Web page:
Corporate America would fight the change, saying they’ve made long-term investment decisions based on a 21 percent rate. Lobbying groups including the RATE Coalition, which pushed for a low corporate rate, put out a statement after the midterm elections saying it would “work tirelessly” to maintain the current rate.
Anti-tax advocate Grover Norquist has also gotten almost all GOP members of Congress to sign a pledge against raising taxes that could come back to haunt them if they were to support the corporate change.
Expanded Child Credit
Still, two Senate Republicans proposed a small corporate rate increase to offset individual tax benefits during the tax debate. Republican Senators Marco Rubio of Florida and Mike Lee of Utah pushed to increase the corporate tax rate to pay for a more generous child tax credit. Senator Susan Collins, a Maine Republican, has also said she would support a slightly higher corporate rate to fund tax benefits for individuals.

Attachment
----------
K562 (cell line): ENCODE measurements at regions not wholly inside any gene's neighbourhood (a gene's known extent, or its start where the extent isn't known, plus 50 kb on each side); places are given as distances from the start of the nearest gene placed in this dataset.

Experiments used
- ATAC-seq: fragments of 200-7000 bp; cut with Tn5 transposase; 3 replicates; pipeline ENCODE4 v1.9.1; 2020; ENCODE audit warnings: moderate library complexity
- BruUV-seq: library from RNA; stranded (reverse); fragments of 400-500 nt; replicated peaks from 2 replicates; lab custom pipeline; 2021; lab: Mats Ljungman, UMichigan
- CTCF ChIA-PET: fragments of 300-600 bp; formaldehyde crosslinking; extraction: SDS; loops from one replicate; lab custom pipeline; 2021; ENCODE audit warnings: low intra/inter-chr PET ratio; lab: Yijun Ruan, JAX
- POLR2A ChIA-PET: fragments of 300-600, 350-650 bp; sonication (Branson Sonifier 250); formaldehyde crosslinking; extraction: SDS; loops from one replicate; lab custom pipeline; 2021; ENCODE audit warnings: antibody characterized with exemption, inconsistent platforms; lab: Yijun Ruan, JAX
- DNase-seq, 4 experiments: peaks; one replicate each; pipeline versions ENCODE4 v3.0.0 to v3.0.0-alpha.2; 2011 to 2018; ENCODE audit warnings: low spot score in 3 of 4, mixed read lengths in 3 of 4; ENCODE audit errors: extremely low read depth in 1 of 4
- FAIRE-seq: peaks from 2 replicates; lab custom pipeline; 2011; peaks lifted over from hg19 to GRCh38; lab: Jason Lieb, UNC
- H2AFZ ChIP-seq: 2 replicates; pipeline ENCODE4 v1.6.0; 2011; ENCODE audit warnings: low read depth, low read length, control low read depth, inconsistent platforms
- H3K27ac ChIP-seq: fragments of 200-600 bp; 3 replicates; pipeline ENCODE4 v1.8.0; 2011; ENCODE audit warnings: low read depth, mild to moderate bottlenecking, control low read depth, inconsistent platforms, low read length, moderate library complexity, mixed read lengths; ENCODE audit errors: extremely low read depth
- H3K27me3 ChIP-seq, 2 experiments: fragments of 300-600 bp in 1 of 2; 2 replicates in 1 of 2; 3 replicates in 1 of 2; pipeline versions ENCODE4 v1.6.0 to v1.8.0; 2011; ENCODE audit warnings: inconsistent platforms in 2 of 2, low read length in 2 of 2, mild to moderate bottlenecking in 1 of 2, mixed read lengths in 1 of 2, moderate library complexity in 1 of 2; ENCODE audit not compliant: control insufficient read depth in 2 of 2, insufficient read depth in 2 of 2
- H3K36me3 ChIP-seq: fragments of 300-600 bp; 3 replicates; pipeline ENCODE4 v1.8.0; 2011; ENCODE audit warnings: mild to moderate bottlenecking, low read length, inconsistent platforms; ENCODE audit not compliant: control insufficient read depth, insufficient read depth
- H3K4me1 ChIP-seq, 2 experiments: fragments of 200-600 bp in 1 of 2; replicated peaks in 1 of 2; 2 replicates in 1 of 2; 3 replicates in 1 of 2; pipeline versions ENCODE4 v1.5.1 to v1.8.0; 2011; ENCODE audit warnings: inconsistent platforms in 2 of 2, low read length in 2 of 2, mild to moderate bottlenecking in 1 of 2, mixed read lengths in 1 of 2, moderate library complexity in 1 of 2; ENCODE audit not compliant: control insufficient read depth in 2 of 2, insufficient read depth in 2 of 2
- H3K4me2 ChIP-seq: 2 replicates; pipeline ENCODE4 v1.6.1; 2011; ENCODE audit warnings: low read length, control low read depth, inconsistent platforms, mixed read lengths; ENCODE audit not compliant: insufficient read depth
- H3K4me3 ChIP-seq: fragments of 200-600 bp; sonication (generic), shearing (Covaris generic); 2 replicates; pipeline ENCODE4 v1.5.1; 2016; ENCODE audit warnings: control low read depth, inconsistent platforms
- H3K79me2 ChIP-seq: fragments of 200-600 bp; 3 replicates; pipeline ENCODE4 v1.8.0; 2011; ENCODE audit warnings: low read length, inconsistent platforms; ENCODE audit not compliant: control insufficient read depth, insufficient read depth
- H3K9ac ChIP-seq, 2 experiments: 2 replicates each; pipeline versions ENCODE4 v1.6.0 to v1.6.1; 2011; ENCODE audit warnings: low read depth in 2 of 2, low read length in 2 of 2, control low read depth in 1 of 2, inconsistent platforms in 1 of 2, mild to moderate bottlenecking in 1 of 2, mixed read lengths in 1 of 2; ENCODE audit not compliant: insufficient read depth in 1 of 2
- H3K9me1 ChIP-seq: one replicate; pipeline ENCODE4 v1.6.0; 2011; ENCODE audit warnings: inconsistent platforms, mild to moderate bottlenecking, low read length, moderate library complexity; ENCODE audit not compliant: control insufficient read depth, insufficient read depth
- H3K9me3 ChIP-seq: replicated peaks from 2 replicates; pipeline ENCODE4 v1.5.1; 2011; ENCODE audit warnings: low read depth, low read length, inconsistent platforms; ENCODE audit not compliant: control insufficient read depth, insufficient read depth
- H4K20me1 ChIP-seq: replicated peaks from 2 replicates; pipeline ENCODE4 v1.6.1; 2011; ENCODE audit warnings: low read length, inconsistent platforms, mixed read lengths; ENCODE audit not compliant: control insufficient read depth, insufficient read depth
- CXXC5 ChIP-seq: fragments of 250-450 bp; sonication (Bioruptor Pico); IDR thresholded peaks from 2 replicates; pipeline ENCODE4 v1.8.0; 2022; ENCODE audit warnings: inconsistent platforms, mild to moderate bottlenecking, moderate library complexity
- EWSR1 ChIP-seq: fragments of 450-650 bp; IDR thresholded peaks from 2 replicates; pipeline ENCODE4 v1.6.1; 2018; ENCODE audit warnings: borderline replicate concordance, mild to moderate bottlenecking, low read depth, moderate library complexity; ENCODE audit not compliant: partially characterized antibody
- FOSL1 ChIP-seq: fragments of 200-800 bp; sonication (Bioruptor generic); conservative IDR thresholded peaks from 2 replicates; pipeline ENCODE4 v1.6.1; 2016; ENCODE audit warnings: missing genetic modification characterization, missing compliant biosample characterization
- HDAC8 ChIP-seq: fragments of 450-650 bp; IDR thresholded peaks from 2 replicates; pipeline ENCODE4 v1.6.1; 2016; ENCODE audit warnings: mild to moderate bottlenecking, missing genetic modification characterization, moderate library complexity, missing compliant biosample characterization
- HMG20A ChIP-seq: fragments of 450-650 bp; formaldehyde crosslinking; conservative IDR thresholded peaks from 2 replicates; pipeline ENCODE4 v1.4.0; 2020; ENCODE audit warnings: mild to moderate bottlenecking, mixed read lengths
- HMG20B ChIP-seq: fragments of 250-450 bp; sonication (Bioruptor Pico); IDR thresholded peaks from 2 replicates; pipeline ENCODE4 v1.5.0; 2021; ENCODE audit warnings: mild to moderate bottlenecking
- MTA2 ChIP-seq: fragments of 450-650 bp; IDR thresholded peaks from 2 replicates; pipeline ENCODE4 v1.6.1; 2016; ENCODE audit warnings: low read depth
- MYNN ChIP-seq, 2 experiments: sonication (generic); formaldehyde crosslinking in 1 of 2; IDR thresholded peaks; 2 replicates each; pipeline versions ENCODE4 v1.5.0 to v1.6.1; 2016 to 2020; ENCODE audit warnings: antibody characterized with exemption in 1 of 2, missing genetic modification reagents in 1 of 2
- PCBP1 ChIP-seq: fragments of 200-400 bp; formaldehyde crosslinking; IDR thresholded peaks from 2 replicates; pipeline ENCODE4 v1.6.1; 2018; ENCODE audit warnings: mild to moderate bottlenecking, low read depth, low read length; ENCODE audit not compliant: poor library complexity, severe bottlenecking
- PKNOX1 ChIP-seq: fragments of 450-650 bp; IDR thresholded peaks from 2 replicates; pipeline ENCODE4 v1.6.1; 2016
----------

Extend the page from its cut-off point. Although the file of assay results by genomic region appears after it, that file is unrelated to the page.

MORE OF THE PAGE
Lee still supports a slight increase to the corporate rate to pay for an expanded child credit, spokesman Conn Carroll said. Spokeswomen for Rubio and Collins didn’t respond to requests to comment.
More than half of Americans supported raising corporate taxes even prior to the tax law, according to a Pew Research survey published in September 2017. About 52 percent said taxes on corporations and large business should be raised, while about 24 percent said those levies should be lowered.
Debate about the U.S. corporate rate comes as European countries have moved to slash their corporate levies. The average corporate income tax rate among countries in the Organization for Cooperation and Development has dropped to 23.9 percent in 2018 from 32.5 percent in 2000.
That average is expected to continue to fall as competitors reduce their rates in response to the U.S. tax overhaul.